The Importance and Controversy of Moral Values in Herman Melville’s Billy Budd

February 11, 2021 by Essay Writer

“Struck dead by an angel of God! Yet the angel must hang!” Captain Vere, although having moral values, primarily focuses on the political correctness over the religious or moral correctness. Because of this belief, Vere does not trust himself alone to make the right decision, and instead puts together a small court to make the ultimate decision for Billy’s fate. However, although not directly taking blame for the decision, he does attempt to sway the court by giving his personal opinions, based entirely on the law.

In layman’s terms, the adjudicators want to nullify the law and set Billy go, similar to how courts can set guilty victims free for crimes they deem immoral or unlawful. To such a man as Vere, this path cannot be taken, as he values the law above all else. To prevent this outcome, he first gives the full, honest testimony of Billy’s murder, trying to deny all possible doubts the court may have. This may not seem like a big deal, but if Vere really wanted Billy to live, he could have lied, saying claggart attacked first. By giving the full testimony, here demonstrates his ability to lead a lawful life over a moral one.

But even Vere knows this won’t be enough to sway them. After Billy’s departure, Vere begins to really sway the officers. He begins by defining the situation they are in, saying they are “acting not as caustic or moralists, it is a case practical, and under martial law practically to be dealt with”. He portrays the situation not as a moral case of good vs evil, but a simple, no doubt, practical murder case of a superior officer for which the punishment is clear and the correct solution. Vere next characterizes Billy’s actions, stating that if “we are bound to regard the death of the master at arms as the prisoner’s deed, then does that deed constitute a capital crime whereof the penalty is a moral one”. Even more clearly to the court, Billy’s actions are indefensible under strict law that they all are here to judge.

Continuing on morality, Vere brings a religious context into the situation, understanding that they will feel morally obligated to set a man defending himself in the only way he could, who is “innocent before God”. To counter argue these thoughts, Vere states that they are not servants to Nature and God in this situation, but to the King and Justice.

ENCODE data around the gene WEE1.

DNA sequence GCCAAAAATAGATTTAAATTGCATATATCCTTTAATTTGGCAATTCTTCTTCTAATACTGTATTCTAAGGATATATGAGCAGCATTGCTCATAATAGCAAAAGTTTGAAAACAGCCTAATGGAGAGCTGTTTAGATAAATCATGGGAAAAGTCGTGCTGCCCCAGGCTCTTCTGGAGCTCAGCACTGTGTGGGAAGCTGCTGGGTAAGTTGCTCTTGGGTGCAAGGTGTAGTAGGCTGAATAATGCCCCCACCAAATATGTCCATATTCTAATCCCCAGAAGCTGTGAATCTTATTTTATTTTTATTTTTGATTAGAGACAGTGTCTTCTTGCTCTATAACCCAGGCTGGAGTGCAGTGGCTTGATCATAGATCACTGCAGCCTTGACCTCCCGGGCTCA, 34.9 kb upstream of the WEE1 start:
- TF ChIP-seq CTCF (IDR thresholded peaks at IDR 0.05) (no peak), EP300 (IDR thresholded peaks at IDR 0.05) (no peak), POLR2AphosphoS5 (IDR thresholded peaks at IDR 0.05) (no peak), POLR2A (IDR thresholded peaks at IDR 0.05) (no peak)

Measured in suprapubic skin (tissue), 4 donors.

After these arguments, one man brings up a point of convicting with a milder penalty. Seeing the reasoning and login in this thought, he counter argues it with more reasoning. If he were to set an example by setting free a suspected mutineer and higher officer murderer, the consequences could be unforeseeable. He again pits at the recent mutinies as proof that the situation they are in, and the decisions they make very soon could affect the entire future on this ship.

By accepting these logical arguments, you essentially put aside all your personal feelings on moral correctness and condemn and arguably innocent man to death. By giving up your rights to choose to a law system that only benefits those at the top, you give up some kind of right, to judge your laws your self. This case bears mind to the act of Jury Nullification, the act of setting a guilty man free despite the evident against him and the laws that must be followed. In American court systems, the Jury holds full responsibility for the laws. Lawyers want to get rid of such ideas, because this type of thinking strongly opposes the nature of laws and justice. However, in the case of Billy, nullification is a moral responsibility for the men, so accepting Vere’s arguments would go against many moral statues society obeys.

“Now something such an one was Claggart, in whom was the mania of an evil nature, not engendered by vicious training or corrupting books or licentious living, but born with him and innate, in short, ‘a depravity according to nature’.” Citing Plato, Melville uses this statement as a characterization of Claggart, mostly because no other description could fit. Claggart’s evil is rooted not for justifiable reasons. The narrator of Tell-Tale Heart claims that the old man “… has never wronged me. He had never given me insult.” So it goes with Billy and Claggart. Billy had never directly wronged Claggart, as the old man had never directly wronged the narrator. However, in both Claggart and the narrator’s minds, the indirect result of their being present is enough reason for the seeking of justice, except for Claggart it is the envious nature of his popularity and good looks, while the narrator simply hates the old man’s eye. Both of these could be considered an evil that lies beneath the character, which is what Melville refers. Natural depravity is the evil rooted within everyone, and the evil that Claggart cannot suppress.

Aside from the fact that they contradict such moral basis, Vere’s arguments are all valid and somewhat persuasive. However, finding myself in this situation, I would certainly acquit Billy on moral grounds. I do not value unjust laws over my own sense of morality, which is something Vere would disagree with on all accounts. He would rather see an angelic figure hang for an unjust law than see a defensibly innocent man walk free.


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